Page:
Thursday, March 10, 2016

Real Estate bill cleared in Rajya Sabha: All you need to know about the much-awaited law

Here's is an all you need to know about the bill:

1) The the Real Estate (Regulation and Development) Bill regulates transactions between buyers and promoters of real estate projects and sets up state-level regulatory authorities to oversee the sector, according to PRS Legislative.

2) The Bill was approved for introduction in the Rajya Sabha by the UPA Cabinet in June 2013. However, it was referred to the Standing Committee which submitted its report in February 2014. After the NDA government was formed, the bill was again referred to a Select Committee of Rajya Sabha, which submitted its report on July 30 last year. In December 2015, the cabinet approved the Bill, as reported by the Select Committee of Rajya Sabha. The NDA government had earlier watered down a few provisions in the bill, to which the Congress objected.

3) Salient features of the Bill are as follows:

a) The Bill regulates both commercial and residential real estate projects. It seeks to set up Real Estate Regulatory Authority (RERA) in states and union territories to oversee real estate transactions.

b) It makes registration of real estate projects and real estate agents with the authority mandatory. It mandates that builders should disclose details of all registered projects, including those about the promoter, project, layout plan, land status, approvals, agreements along with details of real estate agents, contractors, architect, structural engineer etc. All these details should be uploaded on the website of the RERAs. Real estate agents also need to register with the RERAs.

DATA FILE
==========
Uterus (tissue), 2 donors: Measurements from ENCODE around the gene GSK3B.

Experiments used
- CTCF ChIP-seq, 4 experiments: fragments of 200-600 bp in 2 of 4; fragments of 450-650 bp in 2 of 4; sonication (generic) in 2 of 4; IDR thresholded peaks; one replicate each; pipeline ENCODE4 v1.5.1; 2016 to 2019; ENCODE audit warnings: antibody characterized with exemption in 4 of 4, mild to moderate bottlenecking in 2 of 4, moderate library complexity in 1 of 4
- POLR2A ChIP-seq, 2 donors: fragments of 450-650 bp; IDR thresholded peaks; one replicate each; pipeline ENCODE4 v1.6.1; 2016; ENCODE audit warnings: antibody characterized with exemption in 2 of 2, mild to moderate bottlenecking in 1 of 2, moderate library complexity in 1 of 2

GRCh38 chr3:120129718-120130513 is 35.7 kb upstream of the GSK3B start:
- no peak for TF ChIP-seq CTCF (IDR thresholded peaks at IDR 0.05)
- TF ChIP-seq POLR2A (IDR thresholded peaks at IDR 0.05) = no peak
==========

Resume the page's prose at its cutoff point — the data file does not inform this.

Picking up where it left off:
c) PRS notes that the bill makes it mandatory for the builders to park 70% of the amount collected from buyers for a project in a separate bank account. This must only be used for construction of that project. However, The state government can alter this amount to less than 70%.

d) It seeks to establish fast track dispute resolution mechanisms for settlement of disputes through adjudicating officers and Appellate Tribunal. The bill bars civil courts from taking up matters defined in it. However, consumer courts are allowed to hear real estate matters. There are 644 consumer courts in the country. The more avenues for grievance redressal would mean lower litigation costs for the buyers. Promoters are barred from changing plans and design without consent of consumers.

e) If the promoter does not register his property, he will have to pay up to 10 percent of the project cost as penalty. If he dodges order issued by the RERA, he faces imprisonment for up to three years, and/or an additional fine of 10% of the estimated cost of the project. In case the builder violates any other provision of the act, he will have to pay up to 5 percent of the estimate cost of the project, reckons PRS Legislative. Meanwhile, the fine for the agents is Rs 10,000 per day during the period of violation of provisions.

4) Once in place, the bill is expected to boost consumer confidence as it is expected to ring in transparency in the sector. At present, a slowing down home sales is taking a toll on the economic revival. According to consultancy firm Knight Frank, home sales have declined 4 percent in 2015, with an unsold inventory of about 7 lakh units.

No comments:

Post a Comment